I believe it’s pretty accurate to say that a good majority of us good citizens get a bit jumpy when a phrase like “The Man” comes into play. It’s natural to equate it with some sort of oppressive unit that takes the fun out of living, or some villainous figure who makes it uneasy for the common Joe to exist in society. When you’re blazin’ some reefer with your buddies out in a public area, the first warning is always, “Watch out for The Man.”
But then again, it’s the universal term for someone who’s at the top of their game, king of the real deal, the one that gets all the respect—it’s all in how it’s said, grinned sly and drawled with a nod: “The Maaan.”
If anybody deserves that title, it’s definitely Ice T. When I heard my first-ever rap tune, “The Message” by Grandmaster Flash & The Furious Five, it struck the precise tone for what I felt rap music was supposed to be about: mirroring ghetto life, understanding the plight and overcoming the oppression. You think rap artists from that time period followed suit? Not really. It was all ego and living large.
That is, until Ice T’s Colors. What a freakin’ wake-up call, that one, bringing gang reality into the public eye with lyrics like “I don’t need your assistance, social persistence, any problem I got I just put my fist in…my life is violent, but violent is life, peace is a dream, reality is a knife.”
I scored a copy of Ice T’s second release, Power, and from then on I was back in the game. Despite the fetching cover model Miss Darlene, despite the player attitude, this wasn’t just about narcissism and gain; this was about a level of responsibility that went along with being a proud, intelligent man. Ice T (along with the masters, Public Enemy) became a transcendental figure in rap, pushing his growing celebrity by issuing the verbal test/threat to wise the %#@* up. By the time he released his third LP, The Iceberg/Freedom Of Speech (which included spoken-word cameos from Dead Kennedys’ martyr-mouth Jello Biafra), he was taking on the biggest, coldest fish in the pond. The Iceberg condemned everything from the ethics of the senior Bush administration to the conservative American way of life to the cops and the PMRC.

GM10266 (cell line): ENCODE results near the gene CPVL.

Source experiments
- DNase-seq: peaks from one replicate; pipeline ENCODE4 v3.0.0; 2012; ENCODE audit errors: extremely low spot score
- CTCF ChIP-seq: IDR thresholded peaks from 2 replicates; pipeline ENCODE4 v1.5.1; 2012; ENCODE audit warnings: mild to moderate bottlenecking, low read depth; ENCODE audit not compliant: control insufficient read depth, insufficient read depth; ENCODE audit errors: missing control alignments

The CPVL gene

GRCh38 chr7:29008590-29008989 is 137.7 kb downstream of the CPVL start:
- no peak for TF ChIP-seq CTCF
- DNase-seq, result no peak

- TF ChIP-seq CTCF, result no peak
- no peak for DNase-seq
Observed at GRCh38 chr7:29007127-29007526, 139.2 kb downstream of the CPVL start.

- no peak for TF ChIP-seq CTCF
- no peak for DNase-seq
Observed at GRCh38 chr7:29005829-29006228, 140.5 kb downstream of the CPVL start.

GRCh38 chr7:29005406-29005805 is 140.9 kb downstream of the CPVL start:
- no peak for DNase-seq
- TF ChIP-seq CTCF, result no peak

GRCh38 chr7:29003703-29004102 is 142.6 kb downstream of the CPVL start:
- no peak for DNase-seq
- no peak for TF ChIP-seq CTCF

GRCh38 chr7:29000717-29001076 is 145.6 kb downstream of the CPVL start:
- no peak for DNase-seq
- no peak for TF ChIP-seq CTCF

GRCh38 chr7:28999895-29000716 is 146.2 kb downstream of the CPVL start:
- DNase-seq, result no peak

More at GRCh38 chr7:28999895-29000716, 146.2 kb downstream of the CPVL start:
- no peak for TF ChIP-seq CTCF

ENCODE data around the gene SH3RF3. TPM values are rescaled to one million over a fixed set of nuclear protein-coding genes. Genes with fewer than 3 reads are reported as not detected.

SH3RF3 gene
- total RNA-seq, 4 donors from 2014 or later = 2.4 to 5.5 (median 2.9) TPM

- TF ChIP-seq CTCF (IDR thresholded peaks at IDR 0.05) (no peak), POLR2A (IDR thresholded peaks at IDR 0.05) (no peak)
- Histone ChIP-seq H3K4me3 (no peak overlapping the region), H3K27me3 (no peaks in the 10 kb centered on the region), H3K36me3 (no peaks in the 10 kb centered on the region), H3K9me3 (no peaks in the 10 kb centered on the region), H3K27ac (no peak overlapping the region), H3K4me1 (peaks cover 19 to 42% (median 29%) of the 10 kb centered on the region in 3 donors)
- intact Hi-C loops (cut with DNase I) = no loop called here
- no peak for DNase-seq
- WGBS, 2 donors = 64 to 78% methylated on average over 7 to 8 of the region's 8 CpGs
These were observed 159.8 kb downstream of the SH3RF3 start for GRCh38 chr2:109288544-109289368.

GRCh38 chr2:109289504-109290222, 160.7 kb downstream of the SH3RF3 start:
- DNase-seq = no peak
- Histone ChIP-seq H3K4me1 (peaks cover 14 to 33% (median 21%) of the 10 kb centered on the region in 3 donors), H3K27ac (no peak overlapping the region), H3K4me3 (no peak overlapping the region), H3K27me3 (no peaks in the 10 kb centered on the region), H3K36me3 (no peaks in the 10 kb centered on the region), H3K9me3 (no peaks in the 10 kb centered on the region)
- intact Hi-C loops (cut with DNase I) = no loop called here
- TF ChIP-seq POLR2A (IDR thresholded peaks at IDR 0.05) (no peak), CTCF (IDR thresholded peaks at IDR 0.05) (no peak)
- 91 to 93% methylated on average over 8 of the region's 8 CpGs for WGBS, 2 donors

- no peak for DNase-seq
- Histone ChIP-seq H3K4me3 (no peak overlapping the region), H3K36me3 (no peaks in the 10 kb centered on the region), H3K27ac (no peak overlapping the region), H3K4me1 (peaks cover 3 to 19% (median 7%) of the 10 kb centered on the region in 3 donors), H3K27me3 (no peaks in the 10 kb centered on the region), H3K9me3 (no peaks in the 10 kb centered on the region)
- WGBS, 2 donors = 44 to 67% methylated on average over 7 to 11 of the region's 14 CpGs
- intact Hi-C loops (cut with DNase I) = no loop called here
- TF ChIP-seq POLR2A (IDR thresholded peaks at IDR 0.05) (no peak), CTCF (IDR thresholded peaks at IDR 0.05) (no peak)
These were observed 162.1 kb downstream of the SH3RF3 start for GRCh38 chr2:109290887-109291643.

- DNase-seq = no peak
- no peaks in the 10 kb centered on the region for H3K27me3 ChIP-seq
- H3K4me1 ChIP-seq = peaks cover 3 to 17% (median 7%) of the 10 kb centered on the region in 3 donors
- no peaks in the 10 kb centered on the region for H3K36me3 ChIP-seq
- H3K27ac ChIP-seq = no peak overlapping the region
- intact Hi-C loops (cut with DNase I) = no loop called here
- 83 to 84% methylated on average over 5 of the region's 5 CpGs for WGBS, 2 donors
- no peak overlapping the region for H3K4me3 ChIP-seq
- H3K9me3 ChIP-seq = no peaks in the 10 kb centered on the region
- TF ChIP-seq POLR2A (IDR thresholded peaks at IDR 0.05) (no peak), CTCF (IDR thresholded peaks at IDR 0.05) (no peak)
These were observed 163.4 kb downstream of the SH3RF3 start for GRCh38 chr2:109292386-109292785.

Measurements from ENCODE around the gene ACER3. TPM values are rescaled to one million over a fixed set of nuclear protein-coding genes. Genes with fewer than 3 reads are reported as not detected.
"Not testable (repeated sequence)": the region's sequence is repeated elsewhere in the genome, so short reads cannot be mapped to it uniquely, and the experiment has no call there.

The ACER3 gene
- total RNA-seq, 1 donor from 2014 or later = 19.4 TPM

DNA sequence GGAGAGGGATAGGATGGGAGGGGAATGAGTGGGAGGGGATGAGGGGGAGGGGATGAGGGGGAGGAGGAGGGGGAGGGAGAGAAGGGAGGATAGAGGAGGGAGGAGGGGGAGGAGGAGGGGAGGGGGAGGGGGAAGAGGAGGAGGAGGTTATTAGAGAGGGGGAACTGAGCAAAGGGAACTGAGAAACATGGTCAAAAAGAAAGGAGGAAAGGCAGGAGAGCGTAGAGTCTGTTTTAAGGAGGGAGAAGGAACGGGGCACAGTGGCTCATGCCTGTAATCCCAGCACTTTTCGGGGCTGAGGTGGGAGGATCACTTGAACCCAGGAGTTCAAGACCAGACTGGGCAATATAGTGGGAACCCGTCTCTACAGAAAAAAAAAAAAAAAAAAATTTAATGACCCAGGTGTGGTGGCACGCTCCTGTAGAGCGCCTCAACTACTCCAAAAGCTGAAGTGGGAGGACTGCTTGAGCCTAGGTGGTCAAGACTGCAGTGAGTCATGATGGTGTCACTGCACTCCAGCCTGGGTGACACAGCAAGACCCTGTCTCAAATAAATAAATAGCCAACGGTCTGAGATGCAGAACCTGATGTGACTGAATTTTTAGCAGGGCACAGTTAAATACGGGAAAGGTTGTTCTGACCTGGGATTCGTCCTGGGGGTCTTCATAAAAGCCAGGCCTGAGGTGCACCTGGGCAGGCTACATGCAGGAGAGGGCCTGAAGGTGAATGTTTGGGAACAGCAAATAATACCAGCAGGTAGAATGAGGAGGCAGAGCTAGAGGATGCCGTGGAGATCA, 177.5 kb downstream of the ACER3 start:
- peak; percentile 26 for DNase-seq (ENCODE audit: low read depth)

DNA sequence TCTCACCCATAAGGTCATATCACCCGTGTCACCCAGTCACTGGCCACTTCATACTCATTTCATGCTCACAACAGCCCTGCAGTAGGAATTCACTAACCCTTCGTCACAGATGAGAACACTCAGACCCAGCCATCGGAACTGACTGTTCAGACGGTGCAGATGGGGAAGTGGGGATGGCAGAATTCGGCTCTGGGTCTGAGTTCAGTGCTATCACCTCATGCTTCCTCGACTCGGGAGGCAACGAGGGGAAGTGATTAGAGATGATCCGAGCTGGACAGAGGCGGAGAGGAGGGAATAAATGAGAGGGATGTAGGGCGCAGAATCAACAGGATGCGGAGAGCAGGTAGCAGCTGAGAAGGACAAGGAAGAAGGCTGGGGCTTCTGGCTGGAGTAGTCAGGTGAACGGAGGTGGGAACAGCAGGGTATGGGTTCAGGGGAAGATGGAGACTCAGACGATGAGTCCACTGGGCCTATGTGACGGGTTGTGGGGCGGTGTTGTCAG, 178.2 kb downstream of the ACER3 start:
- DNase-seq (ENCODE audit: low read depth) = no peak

Remember the PMRC? Headed by Tipper Gore, the Parents Music Resource Center had the “good” intention to protect children from cusswords and shocking imagery by putting rating labels and restrictions on music products. The backlash was fierce. Ice T was in the front ranks of those artists willing to stick their necks out to keep the First Amendment a social priority, debating the subject head-to-head with Tipper and assaulting the PMRC in “Freedom Of Speech,” which will go down in history as one of the most vital rap tunes ever, with commercial suicide written all over it. He continued to push the point with his next release, Home Invasion, the cover of which shows a young boy listening to an Ice T cassette, encircled by thought-bubbles containing brutal depictions of crime, rape and violence. A blunt statement if ever there was one, but effective in capturing the weird world of those demonizing rap for society’s faults.
Ice T’s seditious opinions kept coming, crossing yet another boundary when he got together a thrash band named Body Count. They debuted on Ice T’s amazing O.G.—Original Gangsta and toured as a main act on the first Lollapalooza. That band’s eponymous first LP was met with an unprecedented fury of criticism for a certain controversial track protesting the Rodney King beatings. I’m not going to enter into that discussion, if only because I refuse to re-fan fires just for some more useless media hype on some long gone topic. Let’s just leave it by saying that the song became a monkey on T’s back, but when Eminem says something similar, he’s cute.
These days, Ice T has become a more or less model citizen. No major controversy for his rhymes, some notoriety for his movie and TV acting. That’s cool, he’s still The Iceberg no matter what—an intense cultural hero who understands both sides of the coin, a true product of his environment who lived to tell the tales. So what if he’s down with the pimps and the gangsters? You can take The Man out of the ghetto, but…
Since the rest of the country was hell-bent on ignoring the inner city, he brought it to the citizenry whether the citizenry liked it or not. I appreciate Ice T for defending our rights to express, for sharing wicked stories of the hardships of living in South Central L.A., for influencing other rappers toward responsibility for their words and methods, for the killer beats and DJ Evil E, for seeing the worth in, and defending every corner of, our wild American culture.
And for some of the best rap music I’ve ever heard! You’re damn straight it still holds water! Hey T, this one’s from me.